Despite growing opposition, Alaska Republican Senator Ted Stevens appears determined to pass his telecom giveaway bill this year. If Stevens and his pals in the telecom and cable industries prevail, expect the free flow of online content to be replaced by corporate infotainment like Anheuser-Busch’s lowbrow broadband Bud TV.
Stevens is using his considerable political clout to get at least sixty senators to agree to bring the flawed measure to the floor. Stevens has acknowledged that his rewrite of the 1934 Communications Act now faces an uphill battle, primarily due to the controversy generated by public-interest groups over network neutrality, the guiding principle of the Internet, which guarantees all users have equal access to content and services.
Over the summer, Savetheinternet.com, Common Cause, USPIRG and many others worked to firm up support for network neutrality rules. As a result, six senators have come out in favor of Internet freedom–Vermont Independent Jim Jeffords and five Democrats (New Mexico’s Jeff Bingaman, Minnesota’s Mark Dayton, Iowa’s Tom Harkin, Massachusetts’s Edward Kennedy and New York’s Chuck Schumer). There is also growing corporate and academic support for network neutrality–from Yahoo!, Google and Microsoft to the mainstream American Electronics Association.
The intense battle over the Internet’s openness, Stevens acknowledged, “may well lead to total defeat [of the telecommunications bill] this year after nineteen months of work.” But Stevens, long accustomed to wielding immense power due to his seniority (he’s president pro tem of the Senate, as well as chair of the Commerce Committee and a key appropriations subcommittee), doesn’t plan to give up easily. It remains highly likely that some kind of backroom deal will be struck during the lame-duck session after the November elections. Stevens and his pro-big media Senate allies might also attach key parts of his bill in “must-pass legislation” such as in budget or national security laws.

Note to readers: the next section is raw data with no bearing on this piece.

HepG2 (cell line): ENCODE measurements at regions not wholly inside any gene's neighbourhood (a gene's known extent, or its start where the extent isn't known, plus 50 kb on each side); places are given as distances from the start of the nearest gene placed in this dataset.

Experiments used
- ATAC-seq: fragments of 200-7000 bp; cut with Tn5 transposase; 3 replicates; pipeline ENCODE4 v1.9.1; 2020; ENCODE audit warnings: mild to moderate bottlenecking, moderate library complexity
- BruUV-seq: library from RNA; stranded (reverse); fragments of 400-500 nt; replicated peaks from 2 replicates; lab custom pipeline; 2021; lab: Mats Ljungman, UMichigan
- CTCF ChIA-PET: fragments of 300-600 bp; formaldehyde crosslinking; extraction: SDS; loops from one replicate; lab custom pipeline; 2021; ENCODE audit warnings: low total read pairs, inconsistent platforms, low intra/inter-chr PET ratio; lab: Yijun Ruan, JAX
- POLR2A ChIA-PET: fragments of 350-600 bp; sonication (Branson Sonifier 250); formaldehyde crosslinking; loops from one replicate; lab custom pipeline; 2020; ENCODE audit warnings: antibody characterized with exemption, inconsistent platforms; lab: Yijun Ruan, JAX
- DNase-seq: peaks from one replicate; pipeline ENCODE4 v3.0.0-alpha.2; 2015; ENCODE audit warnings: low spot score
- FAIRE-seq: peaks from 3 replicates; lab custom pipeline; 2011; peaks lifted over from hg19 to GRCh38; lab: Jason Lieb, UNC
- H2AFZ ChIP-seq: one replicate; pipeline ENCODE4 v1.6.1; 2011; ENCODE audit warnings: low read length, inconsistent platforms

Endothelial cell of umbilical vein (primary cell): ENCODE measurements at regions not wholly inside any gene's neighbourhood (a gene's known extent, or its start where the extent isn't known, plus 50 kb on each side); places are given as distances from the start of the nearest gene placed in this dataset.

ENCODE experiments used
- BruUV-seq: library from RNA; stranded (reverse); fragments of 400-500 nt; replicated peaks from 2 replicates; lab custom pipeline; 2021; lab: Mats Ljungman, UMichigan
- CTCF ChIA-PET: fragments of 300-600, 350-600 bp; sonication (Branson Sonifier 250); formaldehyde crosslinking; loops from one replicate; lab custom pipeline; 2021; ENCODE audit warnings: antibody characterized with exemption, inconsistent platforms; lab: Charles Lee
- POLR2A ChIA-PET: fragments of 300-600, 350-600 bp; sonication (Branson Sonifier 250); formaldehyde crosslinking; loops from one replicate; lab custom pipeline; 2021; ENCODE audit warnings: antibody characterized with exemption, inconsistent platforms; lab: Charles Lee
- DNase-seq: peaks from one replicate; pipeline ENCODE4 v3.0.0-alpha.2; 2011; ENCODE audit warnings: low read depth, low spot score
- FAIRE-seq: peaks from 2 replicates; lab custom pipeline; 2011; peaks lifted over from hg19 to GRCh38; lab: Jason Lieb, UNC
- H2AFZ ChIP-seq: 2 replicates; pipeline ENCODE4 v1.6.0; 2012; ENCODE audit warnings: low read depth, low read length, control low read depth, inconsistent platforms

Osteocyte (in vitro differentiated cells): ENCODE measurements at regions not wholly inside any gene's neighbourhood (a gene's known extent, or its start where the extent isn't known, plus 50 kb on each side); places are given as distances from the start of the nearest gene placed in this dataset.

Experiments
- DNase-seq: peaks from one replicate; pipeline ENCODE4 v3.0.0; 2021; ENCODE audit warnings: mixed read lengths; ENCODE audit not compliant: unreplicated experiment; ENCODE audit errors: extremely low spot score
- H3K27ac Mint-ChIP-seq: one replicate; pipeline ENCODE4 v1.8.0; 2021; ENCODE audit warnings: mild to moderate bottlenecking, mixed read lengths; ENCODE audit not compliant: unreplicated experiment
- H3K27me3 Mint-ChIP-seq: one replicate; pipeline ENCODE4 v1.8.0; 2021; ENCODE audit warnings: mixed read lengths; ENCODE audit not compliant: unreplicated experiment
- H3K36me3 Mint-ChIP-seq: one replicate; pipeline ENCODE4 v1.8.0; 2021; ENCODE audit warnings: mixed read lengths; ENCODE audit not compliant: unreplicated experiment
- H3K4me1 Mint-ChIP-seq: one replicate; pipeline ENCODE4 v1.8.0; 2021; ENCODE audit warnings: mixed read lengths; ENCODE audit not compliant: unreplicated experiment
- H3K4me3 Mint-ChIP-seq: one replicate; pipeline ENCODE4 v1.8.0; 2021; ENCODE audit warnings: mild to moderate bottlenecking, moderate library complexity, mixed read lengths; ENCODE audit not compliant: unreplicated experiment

The Stevens bill not only proposes to scuttle network neutrality rules but also undermines key policies designed to insure community influence over how broadband networks serve the public interest–including the ability of American soldiers stationed overseas to phone home. In a section titled “War on Terror,” instead of legislation that insures maximum freedom of expression, the telecom rewrite thinks first about protecting corporate cash flow. Lawmakers could have ordered the FCC to insure that members of the military have unlimited free calls, but the Stevens bill actually prohibits the FCC from regulating any rates to do so. It simply requires the federal government to promote a “reduction of such costs” by cutting taxes or fees on phone service.